FAYETTEVILLE, Ark. — Rafe Peavey’s seemingly abrupt transfer Tuesday was met with some surprise. After all, it wasn’t too long ago that the redshirt sophomore seemed like a sure bet to end up as Arkansas’ No. 2 quarterback this season behind starter Austin Allen.
And only 20 days ago — when Arkansas opened fall camp — the prevailing attitude when it came to the Hogs’ crowded quarterback room could be summed up in one glass-half-full question at a news conference.
“What is the secret to keeping five quarterbacks happy, and nobody transfers? That’s been a little unusual,” a reporter asked coach Bret Bielema on August 4.
But the truth is, at least one of the young Arkansas quarterbacks — whether it was Peavey, Ty Storey, Ricky Town or even true freshman Cole Kelley — was always likely to transfer at some point.
Heck, Town already has transferred, from USC to Arkansas a year ago this month.
Quarterbacks aren’t like other football players. The second- or third- or fourth or maybe even fifth-best running back, receiver, linebacker and cornerback on any given team might have a reasonable shot at playing some role, even if it’s on special teams. Or maybe those players can change positions to get a better opportunity for playing time.
Signal callers, meanwhile, don’t usually have those same opportunities.
(Yes, Damon “Duwop” Mitchell has switched from quarterback to receiver to running back during his time in Fayetteville, but that isn’t the norm. Quarterbacks are usually either unwilling or unable to make such a change.)
Despite a summer back surgery, Peavey entered fall camp as the No. 2 guy, with Storey third and Town fourth. Kelley jumped into the fray earlier this month and quickly made a big impression on Bielema and offensive coordinator Dan Enos with his big arm, and before you knew it, the Lafayette, La., product was actually in the discussion to be Allen’s primary backup.
The Hogs’ first scrimmage provided a little more clarity when Storey effectively ran the second-team offense, completing all five of his pass attempts for 62 yards and a touchdown.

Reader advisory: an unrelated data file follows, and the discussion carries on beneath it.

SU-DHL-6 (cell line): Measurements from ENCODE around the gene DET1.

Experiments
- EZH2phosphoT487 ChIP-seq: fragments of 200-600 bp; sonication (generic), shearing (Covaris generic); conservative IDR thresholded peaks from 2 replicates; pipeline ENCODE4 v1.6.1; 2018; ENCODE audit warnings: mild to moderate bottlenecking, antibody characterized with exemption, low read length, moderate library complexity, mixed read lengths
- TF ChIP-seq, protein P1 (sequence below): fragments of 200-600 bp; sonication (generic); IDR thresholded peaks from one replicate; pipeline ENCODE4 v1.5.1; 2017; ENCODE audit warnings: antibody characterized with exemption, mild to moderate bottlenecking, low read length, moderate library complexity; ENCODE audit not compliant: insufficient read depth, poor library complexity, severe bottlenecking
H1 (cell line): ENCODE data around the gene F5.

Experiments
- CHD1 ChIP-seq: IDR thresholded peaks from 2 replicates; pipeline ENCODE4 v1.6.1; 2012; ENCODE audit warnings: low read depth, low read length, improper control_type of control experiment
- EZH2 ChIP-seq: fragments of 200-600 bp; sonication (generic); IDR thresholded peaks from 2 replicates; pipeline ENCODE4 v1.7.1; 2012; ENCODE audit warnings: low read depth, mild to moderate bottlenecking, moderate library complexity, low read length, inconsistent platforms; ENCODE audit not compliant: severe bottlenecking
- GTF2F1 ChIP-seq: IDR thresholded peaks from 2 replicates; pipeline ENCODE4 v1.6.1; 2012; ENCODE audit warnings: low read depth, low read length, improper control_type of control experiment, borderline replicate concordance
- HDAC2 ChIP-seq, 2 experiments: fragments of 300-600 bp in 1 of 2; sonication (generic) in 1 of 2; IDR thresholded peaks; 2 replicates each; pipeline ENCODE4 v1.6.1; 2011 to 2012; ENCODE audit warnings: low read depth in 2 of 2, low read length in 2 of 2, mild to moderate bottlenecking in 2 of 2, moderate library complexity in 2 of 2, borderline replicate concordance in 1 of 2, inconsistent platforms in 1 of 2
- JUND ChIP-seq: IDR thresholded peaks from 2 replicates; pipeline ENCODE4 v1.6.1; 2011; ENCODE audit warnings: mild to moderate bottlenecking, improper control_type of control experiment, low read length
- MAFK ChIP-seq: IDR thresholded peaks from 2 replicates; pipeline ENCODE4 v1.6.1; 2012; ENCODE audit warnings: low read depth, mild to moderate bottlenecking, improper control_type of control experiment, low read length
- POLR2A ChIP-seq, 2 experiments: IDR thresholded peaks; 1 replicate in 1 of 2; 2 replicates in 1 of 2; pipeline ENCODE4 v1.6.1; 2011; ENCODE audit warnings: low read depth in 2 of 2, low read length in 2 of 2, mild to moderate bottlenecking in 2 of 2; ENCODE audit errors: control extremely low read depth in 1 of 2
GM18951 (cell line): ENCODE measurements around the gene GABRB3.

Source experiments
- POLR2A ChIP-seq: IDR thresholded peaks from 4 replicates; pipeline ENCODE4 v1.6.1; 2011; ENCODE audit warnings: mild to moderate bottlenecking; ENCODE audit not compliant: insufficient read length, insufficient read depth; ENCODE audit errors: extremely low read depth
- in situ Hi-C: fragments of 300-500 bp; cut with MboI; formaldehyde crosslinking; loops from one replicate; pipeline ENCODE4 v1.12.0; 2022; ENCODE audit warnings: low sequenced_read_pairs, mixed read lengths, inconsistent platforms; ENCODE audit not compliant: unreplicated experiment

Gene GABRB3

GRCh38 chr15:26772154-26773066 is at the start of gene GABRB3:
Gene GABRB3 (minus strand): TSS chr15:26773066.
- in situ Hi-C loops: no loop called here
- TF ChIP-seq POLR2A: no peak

From around that point forward, the writing seemed to be on the wall for Peavey, who received precisely zero snaps in the Razorbacks’ second scrimmage last Saturday as Storey and Kelley split second-team reps.
And don’t be surprised if another one of Arkansas’ young quarterbacks eventually transfers, too.
Should Kelley one day surpass Storey on the depth chart and become Allen’s heir apparent, Storey could very well choose to look elsewhere.
Or if 2017 quarterback commit Daulton Hyatt shows up and blazes up the depth chart, maybe Kelley decides to look elsewhere.
Town, who is pretty clearly sitting in fourth place right now and has already transferred once, might choose to explore an FCS or Division II school after this season to avoid losing a year of eligibility.
The point is, quarterbacks transfer all the time at this level. The days of quarterbacks patiently waiting his turn, or falling down the depth chart behind younger guys and trying to fight his way back up, are gone.
If a Division I quarterback begins to feel like he’s going to end up buried on the depth chart and still believes he can play, it’s often in his best interest to transfer and get in a new system as quickly as possible.
Just look at Arkansas’ schedule. It includes three opponents with projected starting quarterbacks who have voluntarily transferred at some point during their careers.
Kenny Hill left Texas A&M for TCU when he fell behind Kyle Allen on the depth chart in 2014.
Trevor Knight graduated from Oklahoma and transferred to Texas A&M after losing his job to Baker Mayfield, who transferred himself from Texas Tech to OU.
Florida quarterback Luke Del Rio transferred twice — he was with Alabama and Oregon State previously — before winning the Gators’ preseason quarterback battle.
And just to be clear: There’s not a single thing wrong with any of these quarterbacks transferring. Peavey has every right to do what’s best for him. Maybe he’ll become a star at SMU.
But the idea that somehow Arkansas would be able to retain all five of its scholarship quarterbacks — and then add a sixth next year with Hyatt — never made much sense.
Someone was going to leave eventually.
That’s simply the college football world we live in today.